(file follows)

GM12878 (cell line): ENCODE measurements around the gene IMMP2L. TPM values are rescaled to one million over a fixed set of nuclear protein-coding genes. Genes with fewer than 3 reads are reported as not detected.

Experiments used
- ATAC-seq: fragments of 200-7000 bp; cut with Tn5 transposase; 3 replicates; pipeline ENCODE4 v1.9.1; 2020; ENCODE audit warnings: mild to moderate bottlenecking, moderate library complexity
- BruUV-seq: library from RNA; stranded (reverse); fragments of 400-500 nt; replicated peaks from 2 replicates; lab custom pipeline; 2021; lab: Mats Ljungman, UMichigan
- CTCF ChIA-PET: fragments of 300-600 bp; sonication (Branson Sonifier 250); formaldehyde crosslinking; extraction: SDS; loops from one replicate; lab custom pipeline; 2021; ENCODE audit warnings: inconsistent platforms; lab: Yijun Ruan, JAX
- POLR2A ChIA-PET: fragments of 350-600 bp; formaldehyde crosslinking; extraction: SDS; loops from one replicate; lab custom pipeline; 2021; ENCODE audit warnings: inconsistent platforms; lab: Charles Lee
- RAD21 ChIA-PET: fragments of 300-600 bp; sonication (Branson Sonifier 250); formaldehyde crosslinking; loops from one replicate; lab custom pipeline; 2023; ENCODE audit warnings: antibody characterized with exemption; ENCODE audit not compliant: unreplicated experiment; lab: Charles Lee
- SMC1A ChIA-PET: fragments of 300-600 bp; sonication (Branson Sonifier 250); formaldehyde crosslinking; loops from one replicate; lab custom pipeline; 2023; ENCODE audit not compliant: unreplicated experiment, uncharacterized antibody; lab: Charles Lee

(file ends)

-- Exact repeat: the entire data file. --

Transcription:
GM12878 (cell line): ENCODE measurements around the gene IMMP2L. TPM values are rescaled to one million over a fixed set of nuclear protein-coding genes. Genes with fewer than 3 reads are reported as not detected.

Experiments used
- ATAC-seq: fragments of 200-7000 bp; cut with Tn5 transposase; 3 replicates; pipeline ENCODE4 v1.9.1; 2020; ENCODE audit warnings: mild to moderate bottlenecking, moderate library complexity
- BruUV-seq: library from RNA; stranded (reverse); fragments of 400-500 nt; replicated peaks from 2 replicates; lab custom pipeline; 2021; lab: Mats Ljungman, UMichigan
- CTCF ChIA-PET: fragments of 300-600 bp; sonication (Branson Sonifier 250); formaldehyde crosslinking; extraction: SDS; loops from one replicate; lab custom pipeline; 2021; ENCODE audit warnings: inconsistent platforms; lab: Yijun Ruan, JAX
- POLR2A ChIA-PET: fragments of 350-600 bp; formaldehyde crosslinking; extraction: SDS; loops from one replicate; lab custom pipeline; 2021; ENCODE audit warnings: inconsistent platforms; lab: Charles Lee
- RAD21 ChIA-PET: fragments of 300-600 bp; sonication (Branson Sonifier 250); formaldehyde crosslinking; loops from one replicate; lab custom pipeline; 2023; ENCODE audit warnings: antibody characterized with exemption; ENCODE audit not compliant: unreplicated experiment; lab: Charles Lee
- SMC1A ChIA-PET: fragments of 300-600 bp; sonication (Branson Sonifier 250); formaldehyde crosslinking; loops from one replicate; lab custom pipeline; 2023; ENCODE audit not compliant: unreplicated experiment, uncharacterized antibody; lab: Charles Lee